B. The Arizona Liquor License Proceedings

In November 1981, a wholly-owned subsidiary of Peerless purchased the stock of Mazel Corporation ("Mazel"), a liquor wholesaler licensed by the State of Arizona. The Arizona Department of Liquor Licenses and Control ("DLLC") was notified that Peerless had entered a plea of nolo contendere in the antitrust action in New York. Mazel's licenses were thereafter renewed by the DLLC. Mazel then purchased two additional Arizona liquor wholesalers and merged all three companies into All American Distributing Co., Inc. ("All American") in May 1982.

In October 1982 the superintendent of the Arizona DLLC commenced a proceeding against All American to revoke its liquor licenses on the ground that the judgment of conviction of Peerless in the antitrust action, together with five disciplinary proceedings against Peerless or its wholly-owned subsidiary before state liquor control agencies in New York and Connecticut, indicated that All American's parent companies had failed to maintain the qualifications, capability, and reliability required under Arizona law. Following the submission by counsel for All American of various materials relating to the antitrust proceeding, the superintendent of the DLLC sought a copy of the Probation Service's presentence report on Peerless.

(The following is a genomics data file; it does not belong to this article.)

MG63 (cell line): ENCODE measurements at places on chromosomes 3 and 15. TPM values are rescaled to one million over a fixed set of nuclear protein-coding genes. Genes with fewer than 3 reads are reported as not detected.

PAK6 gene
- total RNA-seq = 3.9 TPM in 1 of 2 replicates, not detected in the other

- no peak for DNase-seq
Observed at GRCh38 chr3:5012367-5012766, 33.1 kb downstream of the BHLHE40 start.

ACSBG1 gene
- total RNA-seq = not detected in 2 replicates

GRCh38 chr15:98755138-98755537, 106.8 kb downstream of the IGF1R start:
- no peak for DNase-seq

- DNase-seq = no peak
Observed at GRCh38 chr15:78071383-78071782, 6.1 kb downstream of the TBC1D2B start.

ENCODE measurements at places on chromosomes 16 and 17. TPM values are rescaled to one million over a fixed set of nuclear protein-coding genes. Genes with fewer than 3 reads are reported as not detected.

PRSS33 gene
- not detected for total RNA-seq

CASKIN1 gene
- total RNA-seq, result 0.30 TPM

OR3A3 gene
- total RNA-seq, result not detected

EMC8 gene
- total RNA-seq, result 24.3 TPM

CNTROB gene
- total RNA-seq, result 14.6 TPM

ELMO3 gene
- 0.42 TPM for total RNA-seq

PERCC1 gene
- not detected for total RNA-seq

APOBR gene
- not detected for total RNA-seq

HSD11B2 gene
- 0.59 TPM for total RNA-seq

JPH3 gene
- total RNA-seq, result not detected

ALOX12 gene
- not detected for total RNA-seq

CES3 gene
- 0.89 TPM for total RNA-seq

C. Disclosure of the Report to the Arizona AG and the Proceedings Below

The first request for the Peerless Report was made by Arizona Assistant Attorney General Therese L. Martin on February 8, 1983, in a telephone call to the Probation Service's Record Room in the Eastern District of New York. Martin identified herself to the clerk with whom she spoke and asked that the Peerless Report be sent to the Arizona AG. After a second telephone conversation with the same clerk on March 2, the Peerless Report was received by Martin on March 7. No formal or written request had been made. The Report was unaccompanied by any cover letter or memorandum.

Martin then attempted to telephone the attorney who had represented the government in the antitrust suit to inquire whether her dissemination of the Report -- including providing it to the DLLC hearing officer and making it part of the public record in Arizona -- would violate any rules or regulations. After conversations with several government attorneys and a Probation Service official, Martin was advised that the Probation Service would communicate with Judge Sifton with respect to the release of the Report. Martin stated that she would not release the Report until receiving further word from government authorities.

On March 14, the Probation Service sent a memorandum to Judge Sifton stating that Peerless had applied for a liquor license in Arizona and asking the court's approval to release the Peerless Report to the Arizona AG in connection with the license application proceedings. Approval was granted on March 16, 1983. The Probation Service memorandum was inaccurate in its description of the Arizona proceedings, and it did not reveal that the Report had already been sent to the Arizona AG.

A Probation Service official informed Martin by telephone on March 22 of Judge Sifton's March 16 approval. Martin requested written confirmation that it was permissible for the Arizona AG to use the Report; she was advised to write a letter to the Chief United States Probation Officer in Brooklyn.